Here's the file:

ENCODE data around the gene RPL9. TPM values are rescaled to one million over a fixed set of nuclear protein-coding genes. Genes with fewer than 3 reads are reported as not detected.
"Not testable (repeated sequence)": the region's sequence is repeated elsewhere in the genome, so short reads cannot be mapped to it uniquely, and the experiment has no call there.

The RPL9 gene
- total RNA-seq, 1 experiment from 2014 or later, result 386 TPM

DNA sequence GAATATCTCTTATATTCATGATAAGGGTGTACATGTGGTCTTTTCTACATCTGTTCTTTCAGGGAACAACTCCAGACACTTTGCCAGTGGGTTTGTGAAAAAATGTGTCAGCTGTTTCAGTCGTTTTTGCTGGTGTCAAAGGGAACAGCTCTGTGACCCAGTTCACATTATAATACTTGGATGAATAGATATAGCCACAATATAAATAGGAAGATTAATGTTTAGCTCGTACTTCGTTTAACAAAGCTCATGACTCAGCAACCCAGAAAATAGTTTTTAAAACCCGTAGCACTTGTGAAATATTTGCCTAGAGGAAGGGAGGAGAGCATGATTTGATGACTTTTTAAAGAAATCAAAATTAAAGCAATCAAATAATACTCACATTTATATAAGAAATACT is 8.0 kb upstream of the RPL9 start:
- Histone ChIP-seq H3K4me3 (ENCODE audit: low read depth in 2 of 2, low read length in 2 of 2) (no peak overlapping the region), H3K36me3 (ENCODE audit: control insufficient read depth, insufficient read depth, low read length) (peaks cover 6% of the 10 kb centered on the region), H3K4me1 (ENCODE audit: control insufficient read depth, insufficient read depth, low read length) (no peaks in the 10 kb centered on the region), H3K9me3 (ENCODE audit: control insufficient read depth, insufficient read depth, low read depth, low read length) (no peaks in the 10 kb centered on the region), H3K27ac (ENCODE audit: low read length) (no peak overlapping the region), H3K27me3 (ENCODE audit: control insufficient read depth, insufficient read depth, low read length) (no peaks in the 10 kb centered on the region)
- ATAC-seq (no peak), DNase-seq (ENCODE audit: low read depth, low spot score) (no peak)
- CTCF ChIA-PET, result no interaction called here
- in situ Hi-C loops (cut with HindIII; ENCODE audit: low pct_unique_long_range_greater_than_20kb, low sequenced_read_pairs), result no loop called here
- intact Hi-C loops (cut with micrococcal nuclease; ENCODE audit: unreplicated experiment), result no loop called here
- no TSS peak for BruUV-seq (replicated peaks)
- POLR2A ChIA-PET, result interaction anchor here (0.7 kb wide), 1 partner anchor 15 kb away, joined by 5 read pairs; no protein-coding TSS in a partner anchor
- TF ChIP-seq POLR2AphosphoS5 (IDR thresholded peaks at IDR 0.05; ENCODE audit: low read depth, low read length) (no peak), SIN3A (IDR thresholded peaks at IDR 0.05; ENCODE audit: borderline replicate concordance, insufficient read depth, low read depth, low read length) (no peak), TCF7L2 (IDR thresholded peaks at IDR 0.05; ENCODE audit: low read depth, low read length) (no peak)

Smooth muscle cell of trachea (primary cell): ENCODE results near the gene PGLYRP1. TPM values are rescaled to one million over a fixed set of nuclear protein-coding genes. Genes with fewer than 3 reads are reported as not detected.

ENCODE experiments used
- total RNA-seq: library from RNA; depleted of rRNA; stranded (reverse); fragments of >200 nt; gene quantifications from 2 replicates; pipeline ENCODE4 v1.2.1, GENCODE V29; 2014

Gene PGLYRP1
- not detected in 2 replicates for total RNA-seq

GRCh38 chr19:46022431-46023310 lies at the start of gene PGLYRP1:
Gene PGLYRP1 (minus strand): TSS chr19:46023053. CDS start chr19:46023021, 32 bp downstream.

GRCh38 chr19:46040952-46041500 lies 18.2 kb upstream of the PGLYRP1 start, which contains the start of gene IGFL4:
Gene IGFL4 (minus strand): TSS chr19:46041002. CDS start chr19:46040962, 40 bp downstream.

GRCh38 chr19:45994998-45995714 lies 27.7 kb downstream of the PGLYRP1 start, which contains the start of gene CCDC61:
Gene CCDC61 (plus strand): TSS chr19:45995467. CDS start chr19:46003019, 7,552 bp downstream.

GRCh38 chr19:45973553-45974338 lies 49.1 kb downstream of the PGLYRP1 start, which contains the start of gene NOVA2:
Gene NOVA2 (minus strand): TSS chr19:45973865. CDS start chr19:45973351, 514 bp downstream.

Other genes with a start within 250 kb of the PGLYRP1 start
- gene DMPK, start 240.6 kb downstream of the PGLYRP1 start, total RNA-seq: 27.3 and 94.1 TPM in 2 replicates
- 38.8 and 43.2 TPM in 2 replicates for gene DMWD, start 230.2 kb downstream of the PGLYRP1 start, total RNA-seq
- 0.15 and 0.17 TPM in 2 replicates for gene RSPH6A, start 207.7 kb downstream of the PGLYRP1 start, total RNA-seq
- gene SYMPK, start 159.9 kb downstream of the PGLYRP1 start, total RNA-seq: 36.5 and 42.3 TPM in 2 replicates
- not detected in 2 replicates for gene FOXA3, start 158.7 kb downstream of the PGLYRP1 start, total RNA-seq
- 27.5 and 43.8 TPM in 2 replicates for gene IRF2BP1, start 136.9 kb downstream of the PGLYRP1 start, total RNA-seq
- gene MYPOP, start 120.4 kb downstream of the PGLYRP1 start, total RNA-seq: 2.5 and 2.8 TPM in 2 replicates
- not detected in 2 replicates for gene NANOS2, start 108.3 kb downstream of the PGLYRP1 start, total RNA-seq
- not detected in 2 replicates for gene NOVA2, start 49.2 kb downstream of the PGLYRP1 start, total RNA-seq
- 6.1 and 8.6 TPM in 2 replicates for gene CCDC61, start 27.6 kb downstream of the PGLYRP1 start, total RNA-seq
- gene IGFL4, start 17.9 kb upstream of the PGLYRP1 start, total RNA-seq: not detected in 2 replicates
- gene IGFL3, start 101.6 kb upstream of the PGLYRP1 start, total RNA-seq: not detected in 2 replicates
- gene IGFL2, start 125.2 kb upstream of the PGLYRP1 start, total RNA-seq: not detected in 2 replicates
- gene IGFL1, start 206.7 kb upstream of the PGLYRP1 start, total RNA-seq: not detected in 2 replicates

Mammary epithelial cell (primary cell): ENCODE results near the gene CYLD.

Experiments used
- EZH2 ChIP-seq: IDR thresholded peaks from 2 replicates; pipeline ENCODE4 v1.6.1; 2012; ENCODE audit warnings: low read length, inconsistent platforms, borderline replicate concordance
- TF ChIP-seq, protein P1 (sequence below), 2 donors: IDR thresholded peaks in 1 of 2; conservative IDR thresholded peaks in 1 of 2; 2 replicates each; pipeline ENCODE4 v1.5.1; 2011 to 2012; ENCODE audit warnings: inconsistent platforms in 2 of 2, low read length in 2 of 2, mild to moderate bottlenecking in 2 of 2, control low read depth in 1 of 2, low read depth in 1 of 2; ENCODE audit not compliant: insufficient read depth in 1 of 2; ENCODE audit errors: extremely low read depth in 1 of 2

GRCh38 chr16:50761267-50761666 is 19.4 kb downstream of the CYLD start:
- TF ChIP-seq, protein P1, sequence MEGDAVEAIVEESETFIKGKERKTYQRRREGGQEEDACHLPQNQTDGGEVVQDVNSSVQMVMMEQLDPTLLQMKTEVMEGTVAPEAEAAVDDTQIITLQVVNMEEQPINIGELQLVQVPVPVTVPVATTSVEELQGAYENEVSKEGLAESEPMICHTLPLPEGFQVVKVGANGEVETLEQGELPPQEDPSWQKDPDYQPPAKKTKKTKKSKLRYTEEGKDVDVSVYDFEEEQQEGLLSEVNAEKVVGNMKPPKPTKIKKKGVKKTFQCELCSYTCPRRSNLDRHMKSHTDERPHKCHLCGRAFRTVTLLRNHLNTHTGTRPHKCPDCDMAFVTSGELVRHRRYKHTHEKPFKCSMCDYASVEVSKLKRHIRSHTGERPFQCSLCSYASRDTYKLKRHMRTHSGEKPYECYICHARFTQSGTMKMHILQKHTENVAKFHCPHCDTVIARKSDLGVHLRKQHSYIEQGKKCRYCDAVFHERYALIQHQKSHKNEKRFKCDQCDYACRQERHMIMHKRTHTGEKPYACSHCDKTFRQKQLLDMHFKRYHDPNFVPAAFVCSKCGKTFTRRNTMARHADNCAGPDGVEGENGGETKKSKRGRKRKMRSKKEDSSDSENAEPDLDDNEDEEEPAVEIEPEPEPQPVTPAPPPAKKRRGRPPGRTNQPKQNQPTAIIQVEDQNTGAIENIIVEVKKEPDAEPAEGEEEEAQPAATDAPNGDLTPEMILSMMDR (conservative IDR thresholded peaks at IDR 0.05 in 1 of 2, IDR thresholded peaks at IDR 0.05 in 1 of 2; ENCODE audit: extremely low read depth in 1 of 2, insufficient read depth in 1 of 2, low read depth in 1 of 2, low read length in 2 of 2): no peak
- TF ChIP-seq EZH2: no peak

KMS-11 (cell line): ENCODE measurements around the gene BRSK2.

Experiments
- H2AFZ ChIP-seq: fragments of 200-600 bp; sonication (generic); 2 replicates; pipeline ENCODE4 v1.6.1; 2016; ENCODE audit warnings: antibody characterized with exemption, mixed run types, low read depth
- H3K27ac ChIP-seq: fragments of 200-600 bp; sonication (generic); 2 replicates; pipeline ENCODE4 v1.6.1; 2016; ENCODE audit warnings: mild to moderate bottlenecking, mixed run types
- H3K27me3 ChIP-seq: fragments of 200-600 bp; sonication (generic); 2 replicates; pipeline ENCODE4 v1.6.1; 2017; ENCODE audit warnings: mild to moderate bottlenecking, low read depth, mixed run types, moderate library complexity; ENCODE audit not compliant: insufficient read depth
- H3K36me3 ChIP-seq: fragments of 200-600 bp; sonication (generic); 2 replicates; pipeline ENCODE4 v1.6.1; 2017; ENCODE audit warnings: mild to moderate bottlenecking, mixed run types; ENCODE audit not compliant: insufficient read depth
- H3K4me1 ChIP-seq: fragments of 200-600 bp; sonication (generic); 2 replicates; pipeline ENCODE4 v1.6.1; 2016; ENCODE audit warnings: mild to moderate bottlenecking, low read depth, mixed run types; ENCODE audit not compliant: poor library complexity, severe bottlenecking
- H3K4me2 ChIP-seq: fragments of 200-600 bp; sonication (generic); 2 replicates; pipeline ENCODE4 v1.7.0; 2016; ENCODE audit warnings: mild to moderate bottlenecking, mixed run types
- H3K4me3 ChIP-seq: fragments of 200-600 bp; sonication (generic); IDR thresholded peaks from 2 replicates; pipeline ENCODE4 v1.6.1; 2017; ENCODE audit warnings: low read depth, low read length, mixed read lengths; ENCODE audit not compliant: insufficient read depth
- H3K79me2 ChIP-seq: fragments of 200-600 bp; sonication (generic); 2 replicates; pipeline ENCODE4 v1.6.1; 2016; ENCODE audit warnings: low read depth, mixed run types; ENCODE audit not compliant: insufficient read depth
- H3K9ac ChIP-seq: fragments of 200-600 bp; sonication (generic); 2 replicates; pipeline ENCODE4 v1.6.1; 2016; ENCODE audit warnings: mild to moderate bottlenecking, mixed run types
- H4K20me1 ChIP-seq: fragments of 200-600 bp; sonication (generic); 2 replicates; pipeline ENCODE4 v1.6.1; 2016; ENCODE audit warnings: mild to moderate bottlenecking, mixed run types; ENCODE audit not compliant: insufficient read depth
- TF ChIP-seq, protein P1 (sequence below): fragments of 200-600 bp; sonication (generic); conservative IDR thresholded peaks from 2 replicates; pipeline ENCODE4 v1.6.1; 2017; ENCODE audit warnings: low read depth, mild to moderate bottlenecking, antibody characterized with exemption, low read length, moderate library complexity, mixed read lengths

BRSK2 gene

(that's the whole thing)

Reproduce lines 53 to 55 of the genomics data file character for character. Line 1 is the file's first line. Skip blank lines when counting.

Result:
- H3K27me3 ChIP-seq: fragments of 200-600 bp; sonication (generic); 2 replicates; pipeline ENCODE4 v1.6.1; 2017; ENCODE audit warnings: mild to moderate bottlenecking, low read depth, mixed run types, moderate library complexity; ENCODE audit not compliant: insufficient read depth
- H3K36me3 ChIP-seq: fragments of 200-600 bp; sonication (generic); 2 replicates; pipeline ENCODE4 v1.6.1; 2017; ENCODE audit warnings: mild to moderate bottlenecking, mixed run types; ENCODE audit not compliant: insufficient read depth
- H3K4me1 ChIP-seq: fragments of 200-600 bp; sonication (generic); 2 replicates; pipeline ENCODE4 v1.6.1; 2016; ENCODE audit warnings: mild to moderate bottlenecking, low read depth, mixed run types; ENCODE audit not compliant: poor library complexity, severe bottlenecking